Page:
West Virginia entered Saturday’s game against Texas Tech as the top-rated total defense in the nation, but it surrendered a season-high 348 total yards in a 34-27 loss to the Red Raiders.
That performance brought West Virginia’s yards allowed average up to 261.8 per game. WVU conceded just 240.3 yards per game in its first four outings.
While the Mountaineers did force a turnover in the third quarter and immediately cashed in for points, they struggled in some other areas.
Head coach Neal Brown was disappointed by the unit’s run defense after it allowed Tech to net 179 yards rushing. The Mountaineers also allowed quarterback Henry Colombi to complete 78 percent of his passes in his first start as a Red Raider.
Brown admitted that the defense looked tired at times during the contest.
“They had several kids that ran the ball. We missed more tackles [Saturday]. Missed more tackles, and I think our fatigue got to us, too,” Brown said. “For whatever reason, I thought we looked like a tired football team late in the first half and at points in the second half.”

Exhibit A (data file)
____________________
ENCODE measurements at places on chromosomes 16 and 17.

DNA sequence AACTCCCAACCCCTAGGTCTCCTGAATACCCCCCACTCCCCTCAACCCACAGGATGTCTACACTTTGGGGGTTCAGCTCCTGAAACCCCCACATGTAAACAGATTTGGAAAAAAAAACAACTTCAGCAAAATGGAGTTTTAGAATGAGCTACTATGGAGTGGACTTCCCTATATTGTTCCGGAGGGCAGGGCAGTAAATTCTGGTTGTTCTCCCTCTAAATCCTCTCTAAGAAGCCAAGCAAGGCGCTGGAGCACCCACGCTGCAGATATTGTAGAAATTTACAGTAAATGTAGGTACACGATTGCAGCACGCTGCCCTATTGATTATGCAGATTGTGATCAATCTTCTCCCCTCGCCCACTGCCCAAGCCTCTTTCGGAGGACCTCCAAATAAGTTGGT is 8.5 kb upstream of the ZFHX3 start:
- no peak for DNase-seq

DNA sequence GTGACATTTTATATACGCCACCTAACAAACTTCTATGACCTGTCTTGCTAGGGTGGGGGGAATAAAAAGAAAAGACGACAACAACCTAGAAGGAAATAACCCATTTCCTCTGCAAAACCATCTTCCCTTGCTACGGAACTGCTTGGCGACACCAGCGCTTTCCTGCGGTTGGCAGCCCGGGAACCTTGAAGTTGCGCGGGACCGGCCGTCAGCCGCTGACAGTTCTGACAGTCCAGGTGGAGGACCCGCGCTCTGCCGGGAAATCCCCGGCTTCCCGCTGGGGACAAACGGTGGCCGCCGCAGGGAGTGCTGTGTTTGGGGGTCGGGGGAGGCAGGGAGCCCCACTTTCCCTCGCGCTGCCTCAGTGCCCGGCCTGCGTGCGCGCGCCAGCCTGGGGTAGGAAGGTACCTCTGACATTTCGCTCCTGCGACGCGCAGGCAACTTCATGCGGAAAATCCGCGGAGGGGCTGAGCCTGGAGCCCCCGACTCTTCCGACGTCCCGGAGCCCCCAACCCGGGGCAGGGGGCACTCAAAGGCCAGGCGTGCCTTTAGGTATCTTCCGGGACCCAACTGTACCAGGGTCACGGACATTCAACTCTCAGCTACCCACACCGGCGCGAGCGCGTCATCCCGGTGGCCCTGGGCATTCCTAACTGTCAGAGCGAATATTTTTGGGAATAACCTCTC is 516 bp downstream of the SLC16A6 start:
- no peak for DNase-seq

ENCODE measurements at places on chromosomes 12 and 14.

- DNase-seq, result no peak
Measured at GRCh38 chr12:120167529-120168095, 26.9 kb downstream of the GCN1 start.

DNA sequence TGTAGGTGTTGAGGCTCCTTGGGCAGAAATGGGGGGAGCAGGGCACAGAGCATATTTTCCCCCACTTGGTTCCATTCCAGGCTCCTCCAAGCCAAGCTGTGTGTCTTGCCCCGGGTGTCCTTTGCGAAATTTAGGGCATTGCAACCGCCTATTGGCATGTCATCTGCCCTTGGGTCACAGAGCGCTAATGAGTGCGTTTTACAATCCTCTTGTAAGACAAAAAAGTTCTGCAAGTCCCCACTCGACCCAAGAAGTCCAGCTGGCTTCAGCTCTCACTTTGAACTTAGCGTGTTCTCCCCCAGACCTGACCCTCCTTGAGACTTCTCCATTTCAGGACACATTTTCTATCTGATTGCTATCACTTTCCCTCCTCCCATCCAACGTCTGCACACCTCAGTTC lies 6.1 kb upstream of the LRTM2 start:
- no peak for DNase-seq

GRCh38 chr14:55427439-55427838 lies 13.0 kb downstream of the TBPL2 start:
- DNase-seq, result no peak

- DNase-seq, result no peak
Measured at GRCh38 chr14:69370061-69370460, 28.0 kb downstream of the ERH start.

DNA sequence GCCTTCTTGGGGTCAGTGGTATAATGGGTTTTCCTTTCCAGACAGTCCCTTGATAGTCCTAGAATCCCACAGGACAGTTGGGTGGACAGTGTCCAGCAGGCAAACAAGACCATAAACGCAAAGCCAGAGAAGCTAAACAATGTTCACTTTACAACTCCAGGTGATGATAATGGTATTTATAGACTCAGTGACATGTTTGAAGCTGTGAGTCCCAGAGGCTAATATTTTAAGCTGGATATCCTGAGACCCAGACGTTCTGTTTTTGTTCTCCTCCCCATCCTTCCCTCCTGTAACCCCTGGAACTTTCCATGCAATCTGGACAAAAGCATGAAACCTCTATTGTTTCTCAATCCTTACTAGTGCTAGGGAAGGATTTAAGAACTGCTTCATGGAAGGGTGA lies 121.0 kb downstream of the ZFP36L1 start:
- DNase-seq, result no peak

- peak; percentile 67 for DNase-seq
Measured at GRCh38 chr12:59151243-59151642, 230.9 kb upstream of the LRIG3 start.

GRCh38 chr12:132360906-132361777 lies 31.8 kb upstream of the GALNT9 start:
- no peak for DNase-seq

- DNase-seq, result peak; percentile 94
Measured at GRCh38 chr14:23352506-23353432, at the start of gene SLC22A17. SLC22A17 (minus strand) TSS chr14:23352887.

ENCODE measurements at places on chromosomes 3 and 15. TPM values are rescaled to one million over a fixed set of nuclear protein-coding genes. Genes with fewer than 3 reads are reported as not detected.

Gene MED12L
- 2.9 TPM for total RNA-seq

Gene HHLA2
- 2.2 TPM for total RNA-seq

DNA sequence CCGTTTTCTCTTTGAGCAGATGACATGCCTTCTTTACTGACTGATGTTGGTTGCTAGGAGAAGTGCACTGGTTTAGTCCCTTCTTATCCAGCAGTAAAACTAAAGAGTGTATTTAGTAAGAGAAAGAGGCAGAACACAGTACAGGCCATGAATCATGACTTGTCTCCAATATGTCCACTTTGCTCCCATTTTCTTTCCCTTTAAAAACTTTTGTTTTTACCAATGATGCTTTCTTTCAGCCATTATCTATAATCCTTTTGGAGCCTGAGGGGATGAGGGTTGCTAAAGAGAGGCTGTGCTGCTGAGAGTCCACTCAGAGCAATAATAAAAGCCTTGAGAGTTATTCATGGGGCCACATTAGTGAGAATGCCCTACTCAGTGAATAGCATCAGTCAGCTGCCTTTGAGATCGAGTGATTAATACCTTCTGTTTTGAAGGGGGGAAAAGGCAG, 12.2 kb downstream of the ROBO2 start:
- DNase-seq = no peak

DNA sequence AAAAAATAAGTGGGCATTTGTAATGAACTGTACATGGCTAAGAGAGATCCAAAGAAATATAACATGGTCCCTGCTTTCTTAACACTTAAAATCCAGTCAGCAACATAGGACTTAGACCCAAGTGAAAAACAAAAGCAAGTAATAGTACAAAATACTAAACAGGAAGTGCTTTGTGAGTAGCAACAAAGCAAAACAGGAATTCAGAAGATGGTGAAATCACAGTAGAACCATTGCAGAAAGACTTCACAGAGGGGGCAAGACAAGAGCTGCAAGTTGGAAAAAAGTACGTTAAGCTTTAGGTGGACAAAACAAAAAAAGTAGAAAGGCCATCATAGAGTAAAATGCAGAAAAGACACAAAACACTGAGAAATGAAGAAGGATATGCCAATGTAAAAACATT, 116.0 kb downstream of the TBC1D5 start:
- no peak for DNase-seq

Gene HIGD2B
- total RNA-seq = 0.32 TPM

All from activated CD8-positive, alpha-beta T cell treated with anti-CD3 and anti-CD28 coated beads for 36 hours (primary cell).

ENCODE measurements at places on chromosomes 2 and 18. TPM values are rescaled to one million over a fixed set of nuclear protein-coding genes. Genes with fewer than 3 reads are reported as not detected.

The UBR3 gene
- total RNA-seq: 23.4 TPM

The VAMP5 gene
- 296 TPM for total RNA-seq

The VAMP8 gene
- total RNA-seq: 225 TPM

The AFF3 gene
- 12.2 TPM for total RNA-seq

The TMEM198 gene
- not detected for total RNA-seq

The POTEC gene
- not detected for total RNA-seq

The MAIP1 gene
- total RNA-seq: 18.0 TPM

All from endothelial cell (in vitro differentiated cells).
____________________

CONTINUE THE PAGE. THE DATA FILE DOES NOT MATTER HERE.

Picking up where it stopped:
The Mountaineers were forced to play the bulk of the contest without standout linebacker Tony Fields II, who remains West Virginia’s leader in tackles. Fields was ejected in the first half of the game for targeting after he hit a sliding Colombi above the shoulders.
Fields was not initially flagged for targeting, but he was ultimately disqualified after a replay review changed the ruling on the field. Brown admitted after the game that he didn’t have a “clear understanding” of that call.
“As a head football coach, I don’t have a clear understanding of the targeting penalty,” Brown said. “I don’t have a clear understanding of how it was reviewed. I feel bad for the officials on the field, I feel bad for the review. I don’t know.”